In a way, so is Noggle. Born in 1921, she grew up in Evanston, Illinois, in a roominghouse with her sister and her mother, a bookshop clerk. Her father had abandoned the family early on. Ambitious and spirited, Noggle was determined to learn to be an airplane pilot when she graduated from high school, and she did. At the end of her eleven-year career, when she retired on a disability pension, she was 38 and a captain in the Air Force. She had flown 6,000 hours in various capacities - stunt pilot, crop duster, intercept controller. At 43, by the time she picked up a camera as a college student in art history at the University of New Mexico, she had had a successful first unusual career which gave her strength and confidence to pursue the idea of photography as a second career. Her approach was no-nonsense, matter of act; she had no fear of equipment, chemical formulas, procedures. Unencumbered by the demands of a family and a partner, and cushioned by her government assistance because of her military disability, she has been able, for the past twenty years, to concentrate on her craft and to develop her approach to portraiture. The result is work that is incurious about the strains women have to live with, a lack of familiarity with the tensions in women's lives, the juggling and interruptions that give the form to a woman's day. She has been able to be self-involved, enjoying the shelter first of a military life and then of her pension.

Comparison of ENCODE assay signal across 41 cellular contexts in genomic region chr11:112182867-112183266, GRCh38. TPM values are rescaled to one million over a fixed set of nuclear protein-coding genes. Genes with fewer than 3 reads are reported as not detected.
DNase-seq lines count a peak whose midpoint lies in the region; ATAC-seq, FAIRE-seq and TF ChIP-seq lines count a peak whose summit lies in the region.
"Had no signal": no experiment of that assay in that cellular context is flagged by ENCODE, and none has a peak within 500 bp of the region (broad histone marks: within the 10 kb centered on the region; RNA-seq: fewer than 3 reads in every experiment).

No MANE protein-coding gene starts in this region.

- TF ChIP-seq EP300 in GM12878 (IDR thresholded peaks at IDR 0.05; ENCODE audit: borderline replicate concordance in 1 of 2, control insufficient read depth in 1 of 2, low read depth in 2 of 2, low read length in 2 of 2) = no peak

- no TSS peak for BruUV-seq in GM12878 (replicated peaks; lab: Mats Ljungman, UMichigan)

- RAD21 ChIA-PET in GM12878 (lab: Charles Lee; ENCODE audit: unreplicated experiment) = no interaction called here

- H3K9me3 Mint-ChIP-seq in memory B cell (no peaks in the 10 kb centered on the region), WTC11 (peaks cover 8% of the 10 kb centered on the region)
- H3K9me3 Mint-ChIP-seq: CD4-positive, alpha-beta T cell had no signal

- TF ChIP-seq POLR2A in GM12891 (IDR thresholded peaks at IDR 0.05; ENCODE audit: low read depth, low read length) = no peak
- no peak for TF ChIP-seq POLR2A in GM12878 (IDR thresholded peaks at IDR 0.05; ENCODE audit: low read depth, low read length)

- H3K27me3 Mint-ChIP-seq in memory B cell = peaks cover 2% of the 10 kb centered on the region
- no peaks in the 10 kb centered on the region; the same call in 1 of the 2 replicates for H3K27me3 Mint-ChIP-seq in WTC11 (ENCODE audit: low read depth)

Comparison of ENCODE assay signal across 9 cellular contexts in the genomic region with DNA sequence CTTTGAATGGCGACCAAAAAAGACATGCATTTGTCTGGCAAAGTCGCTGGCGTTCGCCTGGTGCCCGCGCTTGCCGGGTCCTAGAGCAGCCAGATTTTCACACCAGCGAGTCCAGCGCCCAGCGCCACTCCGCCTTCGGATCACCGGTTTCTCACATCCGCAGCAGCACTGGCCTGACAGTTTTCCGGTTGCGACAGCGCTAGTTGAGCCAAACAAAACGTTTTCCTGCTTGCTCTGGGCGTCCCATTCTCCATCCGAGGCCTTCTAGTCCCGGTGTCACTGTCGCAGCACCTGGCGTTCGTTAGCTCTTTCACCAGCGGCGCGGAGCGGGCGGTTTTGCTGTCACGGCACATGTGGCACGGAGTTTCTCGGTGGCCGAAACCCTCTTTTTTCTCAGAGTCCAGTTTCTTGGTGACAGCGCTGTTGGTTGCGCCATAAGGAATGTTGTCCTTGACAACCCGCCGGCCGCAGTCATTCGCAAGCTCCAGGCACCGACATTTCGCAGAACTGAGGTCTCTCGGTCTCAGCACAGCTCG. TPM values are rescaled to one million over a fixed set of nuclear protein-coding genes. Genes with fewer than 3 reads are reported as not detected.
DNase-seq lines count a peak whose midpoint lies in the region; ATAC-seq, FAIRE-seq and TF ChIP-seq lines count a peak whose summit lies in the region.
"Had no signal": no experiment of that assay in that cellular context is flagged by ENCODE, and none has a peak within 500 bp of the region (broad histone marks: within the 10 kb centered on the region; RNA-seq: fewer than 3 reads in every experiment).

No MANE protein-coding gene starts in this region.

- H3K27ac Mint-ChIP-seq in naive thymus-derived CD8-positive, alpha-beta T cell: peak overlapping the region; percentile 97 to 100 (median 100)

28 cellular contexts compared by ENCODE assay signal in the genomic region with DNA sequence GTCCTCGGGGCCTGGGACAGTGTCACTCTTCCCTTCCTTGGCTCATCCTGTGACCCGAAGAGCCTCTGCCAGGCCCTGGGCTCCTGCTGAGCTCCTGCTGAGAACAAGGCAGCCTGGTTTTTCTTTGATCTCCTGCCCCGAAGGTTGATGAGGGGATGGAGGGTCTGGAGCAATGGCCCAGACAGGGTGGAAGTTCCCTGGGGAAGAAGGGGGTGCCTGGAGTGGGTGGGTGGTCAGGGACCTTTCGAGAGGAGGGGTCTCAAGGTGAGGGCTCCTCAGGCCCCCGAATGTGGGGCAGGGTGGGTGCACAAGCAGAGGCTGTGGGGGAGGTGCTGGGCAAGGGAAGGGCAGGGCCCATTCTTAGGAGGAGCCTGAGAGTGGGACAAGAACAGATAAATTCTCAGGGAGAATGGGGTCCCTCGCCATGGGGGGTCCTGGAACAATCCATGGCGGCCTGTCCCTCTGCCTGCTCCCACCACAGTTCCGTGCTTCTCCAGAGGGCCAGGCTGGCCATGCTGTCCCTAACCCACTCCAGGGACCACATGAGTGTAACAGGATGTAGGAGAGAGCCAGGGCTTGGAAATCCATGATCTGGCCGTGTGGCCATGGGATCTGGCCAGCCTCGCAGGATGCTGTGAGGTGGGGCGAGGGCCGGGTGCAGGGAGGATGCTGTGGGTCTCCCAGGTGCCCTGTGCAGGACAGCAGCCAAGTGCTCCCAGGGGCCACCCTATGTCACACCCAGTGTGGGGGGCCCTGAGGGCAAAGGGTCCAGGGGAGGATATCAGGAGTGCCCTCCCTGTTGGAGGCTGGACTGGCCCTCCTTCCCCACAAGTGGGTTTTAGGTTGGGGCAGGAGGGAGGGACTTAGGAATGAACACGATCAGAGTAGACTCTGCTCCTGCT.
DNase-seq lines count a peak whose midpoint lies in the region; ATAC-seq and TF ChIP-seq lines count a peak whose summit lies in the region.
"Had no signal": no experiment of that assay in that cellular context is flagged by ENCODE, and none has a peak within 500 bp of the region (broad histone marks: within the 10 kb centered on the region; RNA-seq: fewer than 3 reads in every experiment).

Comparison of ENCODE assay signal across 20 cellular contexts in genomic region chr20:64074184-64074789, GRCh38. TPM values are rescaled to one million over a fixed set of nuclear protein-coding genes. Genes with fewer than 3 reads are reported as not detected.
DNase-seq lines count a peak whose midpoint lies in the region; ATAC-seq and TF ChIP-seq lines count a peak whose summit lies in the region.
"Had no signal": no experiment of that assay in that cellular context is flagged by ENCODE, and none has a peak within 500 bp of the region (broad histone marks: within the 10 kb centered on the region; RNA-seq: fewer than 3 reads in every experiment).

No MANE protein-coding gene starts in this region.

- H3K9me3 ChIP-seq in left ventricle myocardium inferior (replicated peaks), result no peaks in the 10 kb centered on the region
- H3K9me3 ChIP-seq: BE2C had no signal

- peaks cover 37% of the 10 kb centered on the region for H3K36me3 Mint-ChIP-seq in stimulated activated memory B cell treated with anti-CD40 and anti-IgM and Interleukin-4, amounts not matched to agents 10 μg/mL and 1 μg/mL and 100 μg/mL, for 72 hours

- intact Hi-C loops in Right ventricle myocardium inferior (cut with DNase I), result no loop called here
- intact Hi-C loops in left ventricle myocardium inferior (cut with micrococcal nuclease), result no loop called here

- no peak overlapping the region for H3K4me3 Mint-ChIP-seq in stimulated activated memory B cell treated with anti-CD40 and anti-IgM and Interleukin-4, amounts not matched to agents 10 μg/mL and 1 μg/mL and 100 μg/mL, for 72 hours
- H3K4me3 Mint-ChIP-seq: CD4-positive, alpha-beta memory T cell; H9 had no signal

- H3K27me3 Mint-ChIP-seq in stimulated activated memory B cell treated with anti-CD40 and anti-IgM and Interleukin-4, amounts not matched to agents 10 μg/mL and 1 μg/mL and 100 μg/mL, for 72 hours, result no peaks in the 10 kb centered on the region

Noggle has included a prose-poem, "Sketch for a Self Portrait," in which she explains what she believes her photography is about. There she reflects on being alone without the loves and promises of her 60 years.
Where did all the promise go where did all the friends go. Have we dissolved into the past, are we granny or auntie or that old lady down the street. I have lost my way and my face reminds me of that. Every stop and start, love and loss legible A whole individual story and who will read it. Who will look at my face and find me there? (p.32)
It is a naked lament, made all the more poignant by the erasures and revelations of face-lifts, the giving, the withholding and the facades of the self-portraits. But Noggle needn't worry about being left alone. She is well on her way on becoming the Grand Old Lady of photography.